When it comes to recovery from addiction or alcoholism, even the strongest and most driven people find that they simply can't stop using on their own. But while many addicts and alcoholics are extremely independent and refuse to ask for help with their problem, most don't realize that they couldn't maintain their drug or alcohol use or their own. Even highly functioning users find that their substance abuse is made possible by the help – in one way or another – of someone else in their life. This person is called an enabler, and can be one of the most significant obstacles to recovery. Conversely, the enabler can also be the very person who leads the addict away from drugs and into addiction treatment.

According to Colorado State University; "The enabler is the person who allows substance abuse to continue by "saving" the abuser from the consequences of his or her actions. For example, if an alcohol-dependent teen doesn't come home on time, an enabler would likely make excuses to other family members for that absence." However, the enabler can sometimes be as destructive in their behaviors as the addict. Some enablers have been known to regularly purchase drugs or alcohol for the user, to make excuses for or hide the severity or frequency of use, cover up abusive situations, lie to prevent the user from suffering legal consequences, and in some cases assume the blame for problems caused by the user.

The enabler can be anyone close to the user. This includes a parent, spouse, sibling, grandparent, uncle, aunt, friend, girlfriend/boyfriend, neighbor, teacher, employer, co-worker or anyone else who helps to make the user's substance abuse problem possible. The problem with most enablers is that in general they believe they are helping the user by protecting them from harm or somehow managing the addiction to mitigate and minimize the consequences. But while this behavior may seem to temporarily aid the user, eventually it will only make things worse as the enabler falls farther and farther into the pattern of their role.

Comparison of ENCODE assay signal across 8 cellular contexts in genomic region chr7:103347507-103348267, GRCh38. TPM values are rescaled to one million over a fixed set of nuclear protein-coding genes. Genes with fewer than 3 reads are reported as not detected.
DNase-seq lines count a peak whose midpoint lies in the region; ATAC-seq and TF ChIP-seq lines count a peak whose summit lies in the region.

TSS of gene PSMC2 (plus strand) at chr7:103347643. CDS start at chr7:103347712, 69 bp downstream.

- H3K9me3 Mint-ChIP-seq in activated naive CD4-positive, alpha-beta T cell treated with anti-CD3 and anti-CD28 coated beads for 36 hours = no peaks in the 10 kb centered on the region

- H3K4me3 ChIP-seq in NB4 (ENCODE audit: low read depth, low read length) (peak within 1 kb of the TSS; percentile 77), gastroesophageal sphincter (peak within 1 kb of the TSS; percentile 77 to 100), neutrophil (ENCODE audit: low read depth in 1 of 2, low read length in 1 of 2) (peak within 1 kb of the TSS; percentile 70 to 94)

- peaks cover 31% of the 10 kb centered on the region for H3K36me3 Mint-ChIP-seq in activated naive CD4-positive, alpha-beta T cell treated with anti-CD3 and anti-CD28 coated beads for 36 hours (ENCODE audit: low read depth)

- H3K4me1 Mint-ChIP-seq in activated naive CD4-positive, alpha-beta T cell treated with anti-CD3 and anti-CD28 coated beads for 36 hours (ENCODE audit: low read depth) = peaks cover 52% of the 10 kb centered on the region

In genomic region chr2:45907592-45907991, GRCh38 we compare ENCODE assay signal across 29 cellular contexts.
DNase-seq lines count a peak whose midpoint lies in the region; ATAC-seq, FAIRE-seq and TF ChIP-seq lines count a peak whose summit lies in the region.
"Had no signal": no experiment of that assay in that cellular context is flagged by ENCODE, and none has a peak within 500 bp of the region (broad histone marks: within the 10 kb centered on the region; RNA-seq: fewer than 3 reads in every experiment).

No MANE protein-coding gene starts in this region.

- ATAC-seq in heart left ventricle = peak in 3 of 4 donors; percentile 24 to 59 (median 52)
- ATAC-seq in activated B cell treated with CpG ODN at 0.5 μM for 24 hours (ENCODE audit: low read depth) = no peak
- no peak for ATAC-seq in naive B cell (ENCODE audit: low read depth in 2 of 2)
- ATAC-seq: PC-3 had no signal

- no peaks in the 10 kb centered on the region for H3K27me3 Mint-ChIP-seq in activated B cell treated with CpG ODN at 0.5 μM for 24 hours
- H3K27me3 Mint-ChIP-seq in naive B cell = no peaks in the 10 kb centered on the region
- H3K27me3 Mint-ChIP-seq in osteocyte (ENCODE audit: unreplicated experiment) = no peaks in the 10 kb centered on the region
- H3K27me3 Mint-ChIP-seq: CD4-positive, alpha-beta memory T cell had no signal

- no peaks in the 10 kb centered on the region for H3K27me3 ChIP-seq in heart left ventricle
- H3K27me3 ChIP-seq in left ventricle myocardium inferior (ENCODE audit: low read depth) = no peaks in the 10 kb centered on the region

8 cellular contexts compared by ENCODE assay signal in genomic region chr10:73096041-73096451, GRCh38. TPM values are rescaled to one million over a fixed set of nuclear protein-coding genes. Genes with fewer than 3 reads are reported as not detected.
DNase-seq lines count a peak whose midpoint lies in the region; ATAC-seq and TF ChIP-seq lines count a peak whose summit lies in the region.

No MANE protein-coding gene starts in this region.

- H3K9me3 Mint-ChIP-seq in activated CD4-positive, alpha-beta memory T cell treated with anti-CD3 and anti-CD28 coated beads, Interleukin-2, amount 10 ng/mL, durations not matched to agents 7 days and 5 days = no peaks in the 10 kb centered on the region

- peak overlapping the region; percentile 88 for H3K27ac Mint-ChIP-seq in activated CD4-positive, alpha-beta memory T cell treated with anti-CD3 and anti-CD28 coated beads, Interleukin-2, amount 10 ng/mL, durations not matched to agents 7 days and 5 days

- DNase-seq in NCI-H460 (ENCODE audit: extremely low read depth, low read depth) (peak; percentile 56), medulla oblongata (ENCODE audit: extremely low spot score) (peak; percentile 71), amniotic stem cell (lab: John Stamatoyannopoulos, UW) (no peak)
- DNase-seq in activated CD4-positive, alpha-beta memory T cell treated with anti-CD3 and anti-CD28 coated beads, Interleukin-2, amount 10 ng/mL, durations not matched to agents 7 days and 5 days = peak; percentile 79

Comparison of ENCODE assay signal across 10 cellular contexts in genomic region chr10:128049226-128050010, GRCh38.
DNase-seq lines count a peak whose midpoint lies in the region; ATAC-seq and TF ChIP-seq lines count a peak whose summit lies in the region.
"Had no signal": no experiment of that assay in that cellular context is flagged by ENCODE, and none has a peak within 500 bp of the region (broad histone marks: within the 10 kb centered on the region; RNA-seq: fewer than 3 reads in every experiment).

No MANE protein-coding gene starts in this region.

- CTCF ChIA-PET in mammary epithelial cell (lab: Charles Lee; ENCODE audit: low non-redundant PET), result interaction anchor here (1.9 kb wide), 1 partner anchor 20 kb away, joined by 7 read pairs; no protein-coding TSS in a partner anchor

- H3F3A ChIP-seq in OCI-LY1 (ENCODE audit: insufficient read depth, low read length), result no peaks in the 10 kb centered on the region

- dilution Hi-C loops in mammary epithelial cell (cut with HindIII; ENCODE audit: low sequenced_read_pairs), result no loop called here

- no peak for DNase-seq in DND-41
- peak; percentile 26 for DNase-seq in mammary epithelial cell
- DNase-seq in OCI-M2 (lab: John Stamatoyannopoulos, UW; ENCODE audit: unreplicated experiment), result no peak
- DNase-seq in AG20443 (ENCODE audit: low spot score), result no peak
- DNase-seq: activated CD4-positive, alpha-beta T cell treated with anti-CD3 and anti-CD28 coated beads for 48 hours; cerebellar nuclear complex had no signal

Despite the harm that an enabler can do to an addict, they can also be the most significant driving force behind recovery treatment. This is accomplished by reversing the role of the enabler. Whereas before the enabler would make the drug use possible they must now take steps to prevent or lessen the use in order to effect a successful recovery. For many people this can be extremely difficult and can be the source of conflict in the relationship, so it's important to seek professional help for both the enabler and the addict or alcoholic.

In order to be successful, the enabler most often feature prominently in the addiction recovery treatment of the user. This includes participation when possible in family therapy, group counseling and support sessions, and couples therapy for spouses. When the enabler has an active role in the treatment of the user, success is much more likely. If you think you might be an enabler, it's time to take action and reverse your role.

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Author's Bio: 

Ms. Javis is a former attorney and cirotta judge in the western Sahara. She is a prolific writer and editor and spends her free time writing from her mountain home in the Congo.